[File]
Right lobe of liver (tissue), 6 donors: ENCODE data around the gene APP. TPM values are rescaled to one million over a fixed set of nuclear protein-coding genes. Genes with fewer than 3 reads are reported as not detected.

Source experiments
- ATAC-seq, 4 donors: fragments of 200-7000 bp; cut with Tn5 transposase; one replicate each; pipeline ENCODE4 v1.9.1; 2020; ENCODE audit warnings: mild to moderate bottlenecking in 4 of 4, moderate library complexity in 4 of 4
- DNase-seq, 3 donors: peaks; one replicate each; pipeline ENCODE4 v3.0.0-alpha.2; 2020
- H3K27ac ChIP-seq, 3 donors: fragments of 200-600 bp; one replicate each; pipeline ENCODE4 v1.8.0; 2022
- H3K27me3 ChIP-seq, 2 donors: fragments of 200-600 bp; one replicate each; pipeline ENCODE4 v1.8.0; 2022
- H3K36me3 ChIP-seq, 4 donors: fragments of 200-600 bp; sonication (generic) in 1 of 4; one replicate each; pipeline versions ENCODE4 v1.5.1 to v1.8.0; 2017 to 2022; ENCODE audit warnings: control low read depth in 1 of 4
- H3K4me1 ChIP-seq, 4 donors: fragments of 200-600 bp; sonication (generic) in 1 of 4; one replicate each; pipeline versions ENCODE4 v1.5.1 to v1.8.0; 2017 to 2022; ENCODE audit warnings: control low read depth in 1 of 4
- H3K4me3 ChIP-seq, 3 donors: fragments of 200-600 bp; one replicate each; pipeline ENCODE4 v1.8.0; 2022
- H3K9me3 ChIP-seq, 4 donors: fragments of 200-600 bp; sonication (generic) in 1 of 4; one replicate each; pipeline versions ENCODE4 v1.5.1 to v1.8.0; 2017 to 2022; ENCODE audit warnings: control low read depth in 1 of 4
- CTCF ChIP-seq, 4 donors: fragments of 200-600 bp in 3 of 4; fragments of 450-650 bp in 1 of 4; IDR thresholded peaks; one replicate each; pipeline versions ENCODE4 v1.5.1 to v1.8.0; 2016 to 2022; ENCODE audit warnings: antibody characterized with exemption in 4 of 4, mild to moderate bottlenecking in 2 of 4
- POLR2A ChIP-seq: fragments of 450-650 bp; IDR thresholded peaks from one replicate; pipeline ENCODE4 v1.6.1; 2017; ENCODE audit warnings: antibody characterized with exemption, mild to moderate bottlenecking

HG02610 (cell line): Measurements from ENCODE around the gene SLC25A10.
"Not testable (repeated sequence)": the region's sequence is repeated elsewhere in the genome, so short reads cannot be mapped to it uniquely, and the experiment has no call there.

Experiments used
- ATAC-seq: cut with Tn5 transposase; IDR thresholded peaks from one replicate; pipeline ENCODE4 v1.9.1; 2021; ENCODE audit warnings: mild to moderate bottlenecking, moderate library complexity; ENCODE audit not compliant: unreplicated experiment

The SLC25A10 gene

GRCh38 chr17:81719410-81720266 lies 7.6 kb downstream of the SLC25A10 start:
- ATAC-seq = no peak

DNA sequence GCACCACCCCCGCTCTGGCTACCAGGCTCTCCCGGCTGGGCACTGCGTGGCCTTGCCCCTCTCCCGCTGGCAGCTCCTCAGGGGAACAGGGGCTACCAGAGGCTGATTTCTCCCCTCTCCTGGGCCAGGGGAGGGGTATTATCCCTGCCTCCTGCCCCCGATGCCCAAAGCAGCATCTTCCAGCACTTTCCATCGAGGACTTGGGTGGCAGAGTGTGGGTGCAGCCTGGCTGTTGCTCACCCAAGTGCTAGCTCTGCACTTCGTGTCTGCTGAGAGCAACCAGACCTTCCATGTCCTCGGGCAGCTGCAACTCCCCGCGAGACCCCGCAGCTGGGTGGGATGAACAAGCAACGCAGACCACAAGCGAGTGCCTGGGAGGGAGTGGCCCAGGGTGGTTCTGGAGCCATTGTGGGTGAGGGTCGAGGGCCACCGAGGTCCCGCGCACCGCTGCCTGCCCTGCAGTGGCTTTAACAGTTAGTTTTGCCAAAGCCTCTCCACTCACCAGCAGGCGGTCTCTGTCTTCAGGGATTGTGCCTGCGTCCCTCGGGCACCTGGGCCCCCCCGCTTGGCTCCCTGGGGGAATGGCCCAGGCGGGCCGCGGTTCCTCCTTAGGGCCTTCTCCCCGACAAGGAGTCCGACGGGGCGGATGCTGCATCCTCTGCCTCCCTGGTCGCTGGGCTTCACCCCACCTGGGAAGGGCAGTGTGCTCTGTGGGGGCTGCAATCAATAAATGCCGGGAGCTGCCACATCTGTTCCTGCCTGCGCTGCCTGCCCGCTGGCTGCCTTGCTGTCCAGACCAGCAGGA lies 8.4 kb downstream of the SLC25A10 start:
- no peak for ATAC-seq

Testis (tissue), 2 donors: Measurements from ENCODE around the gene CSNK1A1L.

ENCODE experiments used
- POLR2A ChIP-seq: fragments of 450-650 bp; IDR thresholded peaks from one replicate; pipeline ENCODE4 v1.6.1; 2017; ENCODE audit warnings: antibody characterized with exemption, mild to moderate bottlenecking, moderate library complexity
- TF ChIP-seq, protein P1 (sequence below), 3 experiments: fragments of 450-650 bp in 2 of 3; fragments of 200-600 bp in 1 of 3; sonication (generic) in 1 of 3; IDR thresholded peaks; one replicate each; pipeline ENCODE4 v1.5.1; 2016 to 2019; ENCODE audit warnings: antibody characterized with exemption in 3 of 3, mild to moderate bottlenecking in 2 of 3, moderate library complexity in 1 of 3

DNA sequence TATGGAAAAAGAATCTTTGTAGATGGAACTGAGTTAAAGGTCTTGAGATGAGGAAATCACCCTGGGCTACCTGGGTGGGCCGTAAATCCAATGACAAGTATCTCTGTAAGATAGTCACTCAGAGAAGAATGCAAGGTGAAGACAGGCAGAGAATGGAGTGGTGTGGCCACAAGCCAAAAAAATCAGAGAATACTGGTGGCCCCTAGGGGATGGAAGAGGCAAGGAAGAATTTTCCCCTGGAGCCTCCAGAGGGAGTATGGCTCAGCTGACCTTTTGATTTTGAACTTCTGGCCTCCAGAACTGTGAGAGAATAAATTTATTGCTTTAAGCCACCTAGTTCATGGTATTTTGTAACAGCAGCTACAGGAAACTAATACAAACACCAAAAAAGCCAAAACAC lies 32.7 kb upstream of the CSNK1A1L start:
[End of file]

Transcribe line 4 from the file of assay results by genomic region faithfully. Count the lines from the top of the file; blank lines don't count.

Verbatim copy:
- DNase-seq, 3 donors: peaks; one replicate each; pipeline ENCODE4 v3.0.0-alpha.2; 2020